Letter to the Editor
To the Editor:
I am not a follower of Ben Shapiro, but after having carefully reviewed his presention of the transgender issue (here https://www.youtube.com/watch?v=nXCGYROH1EA, starting at approximately 19:00) during his recent appearance at YU, I would like to briefly speak to the condemnatory letter from YU faculty.
Whether or not one agrees that transgenderism reflects mental illness (such was the position of the American Psychiatric Association until 2013), why is Mr. Shapiro not entitled to express his opinion on the matter in the context of open political discourse? Mr. Shapiro’s addressing a transgender biological male debate opponent who identified as a woman as “Sir” was in the course of an ideological debate about transgenderism; it was not an insult hurled at a passerby, but was an ideological statement in a spirited debate on the topic. Mr. Shapiro’s remarks in the presentation at YU did not approach the level of personal vitriol as described by the faculty letter, but were a candid exercise of free speech on an ideological issue. Readers should please listen themselves. The faculty letter’s depiction of Mr. Shapiro’s remarks was exaggerated and conflated personal interactions with ideological debate, and constituted a form of censorship.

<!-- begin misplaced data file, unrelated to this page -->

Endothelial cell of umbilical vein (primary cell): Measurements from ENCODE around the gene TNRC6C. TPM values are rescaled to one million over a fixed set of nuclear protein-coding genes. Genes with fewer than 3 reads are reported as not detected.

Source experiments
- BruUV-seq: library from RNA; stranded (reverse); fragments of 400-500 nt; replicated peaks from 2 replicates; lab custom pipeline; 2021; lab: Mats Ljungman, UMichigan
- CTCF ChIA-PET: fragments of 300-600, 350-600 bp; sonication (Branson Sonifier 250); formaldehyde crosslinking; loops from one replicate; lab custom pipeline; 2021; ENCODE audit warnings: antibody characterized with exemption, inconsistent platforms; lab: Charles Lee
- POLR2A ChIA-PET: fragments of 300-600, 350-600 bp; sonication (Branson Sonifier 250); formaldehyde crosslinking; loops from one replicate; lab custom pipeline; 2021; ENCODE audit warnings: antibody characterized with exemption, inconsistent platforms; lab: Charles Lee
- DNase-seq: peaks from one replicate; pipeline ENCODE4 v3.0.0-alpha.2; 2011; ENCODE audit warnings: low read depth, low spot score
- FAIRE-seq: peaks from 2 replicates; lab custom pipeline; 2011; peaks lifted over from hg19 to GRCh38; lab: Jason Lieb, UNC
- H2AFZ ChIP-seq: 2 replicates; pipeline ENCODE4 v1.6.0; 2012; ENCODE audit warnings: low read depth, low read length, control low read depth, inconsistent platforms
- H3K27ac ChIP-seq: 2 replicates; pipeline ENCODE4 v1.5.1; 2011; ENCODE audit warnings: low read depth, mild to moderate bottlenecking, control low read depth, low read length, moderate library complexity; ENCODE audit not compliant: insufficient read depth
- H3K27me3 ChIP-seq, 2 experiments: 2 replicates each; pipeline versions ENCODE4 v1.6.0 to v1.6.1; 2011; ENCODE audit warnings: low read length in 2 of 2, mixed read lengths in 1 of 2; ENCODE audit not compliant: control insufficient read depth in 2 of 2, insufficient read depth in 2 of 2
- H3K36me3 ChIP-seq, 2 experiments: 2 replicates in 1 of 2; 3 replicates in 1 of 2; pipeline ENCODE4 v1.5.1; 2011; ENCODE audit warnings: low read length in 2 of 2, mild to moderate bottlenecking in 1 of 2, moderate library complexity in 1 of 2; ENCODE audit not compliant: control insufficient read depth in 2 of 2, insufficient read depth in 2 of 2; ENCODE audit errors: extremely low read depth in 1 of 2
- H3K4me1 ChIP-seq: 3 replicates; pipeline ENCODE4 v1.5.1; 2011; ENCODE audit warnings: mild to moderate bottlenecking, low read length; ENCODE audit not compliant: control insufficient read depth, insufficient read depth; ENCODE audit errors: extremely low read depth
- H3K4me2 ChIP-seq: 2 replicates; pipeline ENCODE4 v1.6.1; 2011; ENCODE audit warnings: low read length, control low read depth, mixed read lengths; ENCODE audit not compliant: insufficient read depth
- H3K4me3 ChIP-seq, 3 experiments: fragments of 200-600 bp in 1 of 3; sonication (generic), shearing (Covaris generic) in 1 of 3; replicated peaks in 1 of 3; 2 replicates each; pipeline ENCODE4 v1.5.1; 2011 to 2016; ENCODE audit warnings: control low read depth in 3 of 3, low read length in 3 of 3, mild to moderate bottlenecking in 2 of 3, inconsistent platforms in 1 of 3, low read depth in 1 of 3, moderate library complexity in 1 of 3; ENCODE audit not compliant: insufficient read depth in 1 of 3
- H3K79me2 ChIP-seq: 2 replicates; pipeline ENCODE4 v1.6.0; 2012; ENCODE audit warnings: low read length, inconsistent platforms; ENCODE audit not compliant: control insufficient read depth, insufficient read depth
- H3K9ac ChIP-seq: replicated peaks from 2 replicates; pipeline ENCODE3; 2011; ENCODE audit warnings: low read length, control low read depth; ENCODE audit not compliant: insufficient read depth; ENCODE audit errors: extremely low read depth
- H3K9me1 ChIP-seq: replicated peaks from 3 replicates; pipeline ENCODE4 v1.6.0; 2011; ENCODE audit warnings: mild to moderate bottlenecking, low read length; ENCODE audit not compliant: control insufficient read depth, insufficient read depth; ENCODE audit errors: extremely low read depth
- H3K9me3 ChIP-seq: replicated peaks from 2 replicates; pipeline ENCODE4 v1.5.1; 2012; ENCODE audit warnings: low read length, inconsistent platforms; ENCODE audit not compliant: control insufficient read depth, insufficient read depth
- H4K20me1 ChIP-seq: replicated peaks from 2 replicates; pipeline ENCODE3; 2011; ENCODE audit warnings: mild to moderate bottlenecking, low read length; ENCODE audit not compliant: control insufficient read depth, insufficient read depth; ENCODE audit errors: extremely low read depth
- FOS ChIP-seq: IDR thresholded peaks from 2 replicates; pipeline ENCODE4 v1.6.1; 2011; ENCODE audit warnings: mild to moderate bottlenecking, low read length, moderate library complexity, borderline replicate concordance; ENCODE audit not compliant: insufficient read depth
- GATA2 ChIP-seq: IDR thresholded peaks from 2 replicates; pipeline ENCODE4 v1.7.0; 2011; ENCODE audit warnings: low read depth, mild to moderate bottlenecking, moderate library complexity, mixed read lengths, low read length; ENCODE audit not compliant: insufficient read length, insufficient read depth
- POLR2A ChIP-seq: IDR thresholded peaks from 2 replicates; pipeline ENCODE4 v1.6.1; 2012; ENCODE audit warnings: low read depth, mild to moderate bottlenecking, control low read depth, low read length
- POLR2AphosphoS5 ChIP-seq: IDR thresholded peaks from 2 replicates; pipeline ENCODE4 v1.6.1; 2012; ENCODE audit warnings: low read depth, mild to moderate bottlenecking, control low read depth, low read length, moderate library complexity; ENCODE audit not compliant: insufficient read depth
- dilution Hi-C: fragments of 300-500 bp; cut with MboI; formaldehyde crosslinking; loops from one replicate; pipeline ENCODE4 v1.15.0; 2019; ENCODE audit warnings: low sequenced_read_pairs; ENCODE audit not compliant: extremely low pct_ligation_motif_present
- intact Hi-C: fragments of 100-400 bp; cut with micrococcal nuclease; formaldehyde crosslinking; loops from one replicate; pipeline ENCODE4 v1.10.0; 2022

More importantly, although the Torah of course requires our interpersonal conduct to be respectful and sensitive, there is an elephant in the room: Halacha expressly forbids the type of intimacy and so many other actions and attitudes associated with transgenderism (such as cross-dressing and all acts of same-sex sensual affection -- not to mention the Torah’s value statement about same-sex intimacy). Were the faculty letter to have acknowledged this, yet stated that Mr. Shapiro should have expressed his views in a softer tone, it would be understandable. However, referring to one’s stance on transgenderism as part of a spectrum of “diverse viewpoints,” failing to acknowledge the Torah’s controlling position on the matter, is not acceptable.